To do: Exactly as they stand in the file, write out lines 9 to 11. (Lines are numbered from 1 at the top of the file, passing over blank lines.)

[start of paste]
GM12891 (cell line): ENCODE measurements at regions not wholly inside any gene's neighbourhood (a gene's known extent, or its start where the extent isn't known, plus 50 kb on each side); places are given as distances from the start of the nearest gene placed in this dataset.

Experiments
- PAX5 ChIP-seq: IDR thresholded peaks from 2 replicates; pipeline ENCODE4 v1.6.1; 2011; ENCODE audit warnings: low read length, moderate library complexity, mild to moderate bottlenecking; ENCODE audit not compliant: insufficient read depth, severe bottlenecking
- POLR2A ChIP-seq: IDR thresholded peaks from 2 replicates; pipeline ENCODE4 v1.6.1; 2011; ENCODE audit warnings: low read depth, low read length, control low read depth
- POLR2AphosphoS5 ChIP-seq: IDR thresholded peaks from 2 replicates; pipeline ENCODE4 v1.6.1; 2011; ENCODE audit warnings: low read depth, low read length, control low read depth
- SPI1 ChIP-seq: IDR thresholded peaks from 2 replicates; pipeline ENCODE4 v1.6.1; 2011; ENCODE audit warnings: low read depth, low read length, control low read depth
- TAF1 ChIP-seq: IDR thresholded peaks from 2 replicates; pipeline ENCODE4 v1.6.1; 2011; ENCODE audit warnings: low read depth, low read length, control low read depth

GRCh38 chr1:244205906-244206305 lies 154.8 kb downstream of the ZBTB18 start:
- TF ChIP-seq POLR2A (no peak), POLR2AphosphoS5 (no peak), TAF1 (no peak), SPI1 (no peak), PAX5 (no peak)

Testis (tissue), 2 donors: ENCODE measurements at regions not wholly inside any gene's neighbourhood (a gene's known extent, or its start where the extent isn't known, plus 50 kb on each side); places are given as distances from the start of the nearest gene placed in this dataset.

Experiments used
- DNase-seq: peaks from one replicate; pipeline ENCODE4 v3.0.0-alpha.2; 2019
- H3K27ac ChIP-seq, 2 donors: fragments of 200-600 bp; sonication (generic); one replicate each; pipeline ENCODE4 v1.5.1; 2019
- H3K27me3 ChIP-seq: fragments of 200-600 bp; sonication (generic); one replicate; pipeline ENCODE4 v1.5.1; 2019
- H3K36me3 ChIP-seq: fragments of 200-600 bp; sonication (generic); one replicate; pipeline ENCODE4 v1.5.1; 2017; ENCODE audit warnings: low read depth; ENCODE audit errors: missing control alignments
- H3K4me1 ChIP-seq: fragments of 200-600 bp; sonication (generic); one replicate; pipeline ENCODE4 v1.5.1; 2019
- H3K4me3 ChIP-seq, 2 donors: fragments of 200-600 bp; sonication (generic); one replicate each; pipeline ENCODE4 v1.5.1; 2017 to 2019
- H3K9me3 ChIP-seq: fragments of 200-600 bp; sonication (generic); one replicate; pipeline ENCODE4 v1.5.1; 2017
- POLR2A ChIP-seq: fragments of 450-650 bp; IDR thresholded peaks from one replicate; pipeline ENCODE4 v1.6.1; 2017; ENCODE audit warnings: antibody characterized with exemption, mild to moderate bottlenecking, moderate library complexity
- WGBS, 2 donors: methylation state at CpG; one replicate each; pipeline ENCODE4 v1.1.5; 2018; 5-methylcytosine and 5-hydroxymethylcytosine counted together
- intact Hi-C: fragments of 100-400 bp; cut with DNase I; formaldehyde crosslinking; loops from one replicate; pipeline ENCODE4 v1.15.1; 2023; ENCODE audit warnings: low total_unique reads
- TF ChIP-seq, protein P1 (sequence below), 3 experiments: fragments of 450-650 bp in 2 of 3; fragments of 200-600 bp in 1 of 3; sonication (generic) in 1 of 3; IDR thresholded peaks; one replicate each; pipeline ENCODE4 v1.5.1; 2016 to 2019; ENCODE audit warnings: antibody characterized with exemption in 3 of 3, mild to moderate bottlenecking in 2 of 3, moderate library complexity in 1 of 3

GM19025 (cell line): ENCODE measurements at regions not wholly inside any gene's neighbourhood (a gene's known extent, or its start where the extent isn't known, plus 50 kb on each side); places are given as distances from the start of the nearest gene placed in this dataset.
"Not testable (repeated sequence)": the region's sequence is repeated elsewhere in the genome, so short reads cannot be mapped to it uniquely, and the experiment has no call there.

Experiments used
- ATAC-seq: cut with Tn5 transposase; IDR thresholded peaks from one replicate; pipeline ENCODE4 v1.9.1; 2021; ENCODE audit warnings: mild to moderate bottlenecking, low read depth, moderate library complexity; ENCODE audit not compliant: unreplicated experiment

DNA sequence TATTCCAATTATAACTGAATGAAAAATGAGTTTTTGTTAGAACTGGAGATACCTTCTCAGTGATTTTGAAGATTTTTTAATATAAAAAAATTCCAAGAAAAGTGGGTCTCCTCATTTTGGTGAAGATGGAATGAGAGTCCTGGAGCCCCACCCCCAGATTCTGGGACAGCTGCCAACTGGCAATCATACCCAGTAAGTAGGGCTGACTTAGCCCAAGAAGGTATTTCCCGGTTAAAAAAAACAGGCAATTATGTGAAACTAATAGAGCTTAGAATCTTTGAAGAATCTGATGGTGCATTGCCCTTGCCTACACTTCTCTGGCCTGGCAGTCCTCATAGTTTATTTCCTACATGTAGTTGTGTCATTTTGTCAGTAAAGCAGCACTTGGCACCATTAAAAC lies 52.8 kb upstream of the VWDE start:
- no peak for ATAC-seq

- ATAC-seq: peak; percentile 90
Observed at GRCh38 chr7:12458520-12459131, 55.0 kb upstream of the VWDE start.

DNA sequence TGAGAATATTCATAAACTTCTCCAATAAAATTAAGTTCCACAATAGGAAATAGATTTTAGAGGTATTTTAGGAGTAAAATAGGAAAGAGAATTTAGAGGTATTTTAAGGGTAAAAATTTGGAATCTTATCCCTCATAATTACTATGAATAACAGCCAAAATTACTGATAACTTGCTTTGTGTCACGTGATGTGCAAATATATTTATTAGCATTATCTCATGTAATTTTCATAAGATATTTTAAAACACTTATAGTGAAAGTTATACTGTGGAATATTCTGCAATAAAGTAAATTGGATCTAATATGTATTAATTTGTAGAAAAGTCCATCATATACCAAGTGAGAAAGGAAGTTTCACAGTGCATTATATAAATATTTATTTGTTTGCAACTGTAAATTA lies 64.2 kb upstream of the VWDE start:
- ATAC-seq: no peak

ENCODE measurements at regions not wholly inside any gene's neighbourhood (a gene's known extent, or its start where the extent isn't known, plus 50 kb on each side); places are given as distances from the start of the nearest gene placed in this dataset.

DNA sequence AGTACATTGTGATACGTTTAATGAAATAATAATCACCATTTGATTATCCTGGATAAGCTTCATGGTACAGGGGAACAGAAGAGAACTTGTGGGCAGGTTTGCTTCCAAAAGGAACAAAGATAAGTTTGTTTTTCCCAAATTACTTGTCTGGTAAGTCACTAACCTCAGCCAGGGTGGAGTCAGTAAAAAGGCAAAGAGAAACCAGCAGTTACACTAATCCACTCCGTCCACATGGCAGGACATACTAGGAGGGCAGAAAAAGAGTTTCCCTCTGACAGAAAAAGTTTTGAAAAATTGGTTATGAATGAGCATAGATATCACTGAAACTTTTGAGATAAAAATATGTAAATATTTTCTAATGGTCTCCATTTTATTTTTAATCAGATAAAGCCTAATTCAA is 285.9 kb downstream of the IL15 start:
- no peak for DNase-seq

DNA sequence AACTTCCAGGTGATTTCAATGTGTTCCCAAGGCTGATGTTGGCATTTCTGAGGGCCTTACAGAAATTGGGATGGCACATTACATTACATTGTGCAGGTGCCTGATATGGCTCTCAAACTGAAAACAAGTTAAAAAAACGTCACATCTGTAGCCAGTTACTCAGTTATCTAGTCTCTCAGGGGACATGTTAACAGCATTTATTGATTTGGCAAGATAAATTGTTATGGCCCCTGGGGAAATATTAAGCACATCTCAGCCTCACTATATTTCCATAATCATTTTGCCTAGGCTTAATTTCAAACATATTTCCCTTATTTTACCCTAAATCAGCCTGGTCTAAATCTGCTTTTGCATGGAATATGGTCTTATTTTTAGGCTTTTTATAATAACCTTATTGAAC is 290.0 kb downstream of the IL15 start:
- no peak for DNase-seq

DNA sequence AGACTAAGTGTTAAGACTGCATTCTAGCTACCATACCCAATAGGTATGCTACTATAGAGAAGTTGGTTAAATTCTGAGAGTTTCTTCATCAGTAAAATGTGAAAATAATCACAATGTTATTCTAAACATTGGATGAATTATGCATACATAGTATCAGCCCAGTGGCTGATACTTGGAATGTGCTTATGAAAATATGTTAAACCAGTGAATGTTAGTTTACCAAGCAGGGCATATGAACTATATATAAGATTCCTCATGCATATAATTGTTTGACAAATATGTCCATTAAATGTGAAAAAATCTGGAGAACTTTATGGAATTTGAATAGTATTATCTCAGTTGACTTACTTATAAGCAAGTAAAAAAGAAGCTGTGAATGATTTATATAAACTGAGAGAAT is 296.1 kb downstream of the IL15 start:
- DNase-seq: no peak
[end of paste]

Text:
- TF ChIP-seq POLR2A (no peak), POLR2AphosphoS5 (no peak), TAF1 (no peak), SPI1 (no peak), PAX5 (no peak)

Testis (tissue), 2 donors: ENCODE measurements at regions not wholly inside any gene's neighbourhood (a gene's known extent, or its start where the extent isn't known, plus 50 kb on each side); places are given as distances from the start of the nearest gene placed in this dataset.

Experiments used